In the guinea pig, exposure to cigarette smoke induces selective endothelial dysfunction in pulmonary arteries, smooth muscle cell proliferation in small pulmonary vessels and reduced lung expression of eNOS. These changes appear after 3 months of exposure and precede the development of pulmonary emphysema.
Respiratory research 09/2009; 10(1):76. DOI:10.1186/1465-9921-10-76 · 3.09 Impact Factor
[Show abstract][Hide abstract] ABSTRACT: Studies in pulmonary arteries (PA) of patients with chronic obstructive pulmonary disease (COPD) suggest that bone marrow-derived endothelial progenitor cells (CD133(+)) may infiltrate the intima and differentiate into smooth muscle cells (SMC). This study aimed to evaluate the plasticity of CD133(+) cells to differentiate into SMC and endothelial cells (EC) in both cell culture and human isolated PA.
Plasticity of granulocyte-colony stimulator factor (G-CSF)-mobilized peripheral blood CD133(+) cells was assessed in co-cultures with primary lines of human PA endothelial cells (PAEC) or SMC (PASMC) and in isolated human PA. We also evaluated if the phenotype of differentiated progenitor cells was acquired by fusion or differentiation.
The in vitro studies demonstrated CD133(+) cells may acquire the morphology and phenotype of the cells they were co-cultured with. CD133(+) cells co-incubated with human isolated PA were able to migrate into the intima and differentiate into SMC. Progenitor cell differentiation was produced without fusion with mature cells.
We provide evidence of plasticity of CD133(+) cells to differentiate into both endothelial cells and SMC, reinforcing the idea of their potential role in the remodeling process of PA in COPD. This process was conducted by transdifferentiation and not by cell fusion.
Cardiovascular Research 01/2008; 76(3):517-27. DOI:10.1016/j.cardiores.2007.08.007 · 5.94 Impact Factor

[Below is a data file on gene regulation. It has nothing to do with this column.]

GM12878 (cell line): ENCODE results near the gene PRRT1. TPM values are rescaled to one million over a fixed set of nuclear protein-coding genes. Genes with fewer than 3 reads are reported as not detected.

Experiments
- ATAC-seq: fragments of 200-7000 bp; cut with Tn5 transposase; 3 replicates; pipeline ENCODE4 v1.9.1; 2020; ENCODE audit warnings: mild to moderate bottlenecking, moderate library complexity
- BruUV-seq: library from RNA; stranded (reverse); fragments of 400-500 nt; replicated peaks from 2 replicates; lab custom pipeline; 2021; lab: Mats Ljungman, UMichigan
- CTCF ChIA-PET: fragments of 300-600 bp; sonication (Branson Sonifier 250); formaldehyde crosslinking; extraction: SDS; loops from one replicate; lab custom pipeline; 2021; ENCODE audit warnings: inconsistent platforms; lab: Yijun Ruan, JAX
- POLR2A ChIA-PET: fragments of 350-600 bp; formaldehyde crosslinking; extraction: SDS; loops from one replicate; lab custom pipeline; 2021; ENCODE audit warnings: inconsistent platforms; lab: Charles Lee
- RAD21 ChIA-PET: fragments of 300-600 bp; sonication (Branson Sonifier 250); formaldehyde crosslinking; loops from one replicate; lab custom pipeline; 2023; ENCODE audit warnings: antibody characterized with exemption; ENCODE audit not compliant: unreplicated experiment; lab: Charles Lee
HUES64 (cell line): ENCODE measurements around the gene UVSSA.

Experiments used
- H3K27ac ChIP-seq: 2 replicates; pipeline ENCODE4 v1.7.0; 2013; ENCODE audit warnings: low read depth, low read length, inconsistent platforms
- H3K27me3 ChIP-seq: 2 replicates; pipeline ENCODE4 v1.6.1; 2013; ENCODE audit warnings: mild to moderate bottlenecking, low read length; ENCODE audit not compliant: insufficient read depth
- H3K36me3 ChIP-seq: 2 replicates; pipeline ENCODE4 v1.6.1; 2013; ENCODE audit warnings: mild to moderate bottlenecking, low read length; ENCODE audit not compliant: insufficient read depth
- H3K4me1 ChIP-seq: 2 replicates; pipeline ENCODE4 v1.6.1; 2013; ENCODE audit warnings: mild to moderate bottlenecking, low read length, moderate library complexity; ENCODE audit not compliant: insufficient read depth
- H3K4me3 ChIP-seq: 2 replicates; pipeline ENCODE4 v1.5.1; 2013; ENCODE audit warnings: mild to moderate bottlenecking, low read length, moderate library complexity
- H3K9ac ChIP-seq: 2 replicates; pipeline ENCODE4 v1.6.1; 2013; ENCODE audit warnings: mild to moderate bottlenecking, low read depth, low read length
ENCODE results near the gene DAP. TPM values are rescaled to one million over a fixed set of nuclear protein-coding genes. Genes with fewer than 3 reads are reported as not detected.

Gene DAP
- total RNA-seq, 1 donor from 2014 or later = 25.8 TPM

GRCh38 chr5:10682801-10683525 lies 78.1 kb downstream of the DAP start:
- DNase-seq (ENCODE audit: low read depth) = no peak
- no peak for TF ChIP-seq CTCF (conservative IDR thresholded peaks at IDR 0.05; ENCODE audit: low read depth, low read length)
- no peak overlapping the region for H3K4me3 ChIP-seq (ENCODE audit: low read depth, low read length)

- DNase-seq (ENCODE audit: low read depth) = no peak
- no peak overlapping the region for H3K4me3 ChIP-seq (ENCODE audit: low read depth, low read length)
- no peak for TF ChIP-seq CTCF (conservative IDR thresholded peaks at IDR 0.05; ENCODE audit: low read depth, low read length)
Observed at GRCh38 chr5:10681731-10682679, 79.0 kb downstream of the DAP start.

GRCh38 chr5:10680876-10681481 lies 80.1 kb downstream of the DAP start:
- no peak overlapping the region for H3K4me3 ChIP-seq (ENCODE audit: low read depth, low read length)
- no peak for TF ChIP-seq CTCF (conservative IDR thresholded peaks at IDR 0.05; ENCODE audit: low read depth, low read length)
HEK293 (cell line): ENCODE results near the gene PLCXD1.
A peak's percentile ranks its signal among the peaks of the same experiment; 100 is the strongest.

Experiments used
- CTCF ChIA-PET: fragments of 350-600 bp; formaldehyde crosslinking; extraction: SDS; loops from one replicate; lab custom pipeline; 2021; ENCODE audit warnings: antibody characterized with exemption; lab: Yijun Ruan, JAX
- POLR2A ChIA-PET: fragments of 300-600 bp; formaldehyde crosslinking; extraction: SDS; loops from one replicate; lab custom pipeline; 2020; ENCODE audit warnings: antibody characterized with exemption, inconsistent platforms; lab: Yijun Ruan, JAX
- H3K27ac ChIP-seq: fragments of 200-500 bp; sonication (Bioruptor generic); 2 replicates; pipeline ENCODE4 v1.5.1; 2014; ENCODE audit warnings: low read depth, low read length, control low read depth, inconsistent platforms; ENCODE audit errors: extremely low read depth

[Show abstract][Hide abstract] ABSTRACT: Vascular progenitor cells (VPC) have shown in vitro and in vivo their ability to differentiate into endothelial cells (EC). Some evidence suggests that the plasticity of these cells to differentiate into other cell types might contribute not only to angiogenesis but also to perpetuate vascular lesions. Studies done in pulmonary arteries (PA) of patients with COPD have demonstrated the presence of VPC infiltrating the intima. Since intimal thickening is mainly constituted by smooth muscle cells (SMC), we asked whether VPC could play a role in wall thickening. Accordingly, the objective was to evaluate in vitro the plasticity of VPC to differentiate into SMC and EC of human PA. G-CSF-mobilized peripheral blood CD133+ cells from a commercial primary line were expanded and labelled with acetylated-LDL-DiI for tracking cell purposes. Then, cells were co-cultured with commercial primary lines of human PA EC or SMC (n = 3). As control, CD133+ cells were cultured alone, with minimal medium with or without VEGF (50ng·ml–1). After 6 and 12 days of growth, the phenotype of cultures was characterized by immunofluorescence with: lectin, -actin and CD31. Cells were also evaluated morphologically. After 6 days, VPC acquired the morphology and the phenotype of the cells with which they were co-cultured, EC (lectin+, CD31+, alpha-actin-) or SMC (alpha-actin+, lectin-, CD31-). VPC cultured 12 days alone or with VEGF did not acquire typical morphology and markers of mature EC or SMC of PA. We conclude that VPC have the potential to differentiate in vitro into SMC, and that this plasticity could contribute to perpetuate pulmonary vascular remodelling in COPD.
European Respiratory Review 12/2006; 15(101). DOI:10.1183/09059180.00010134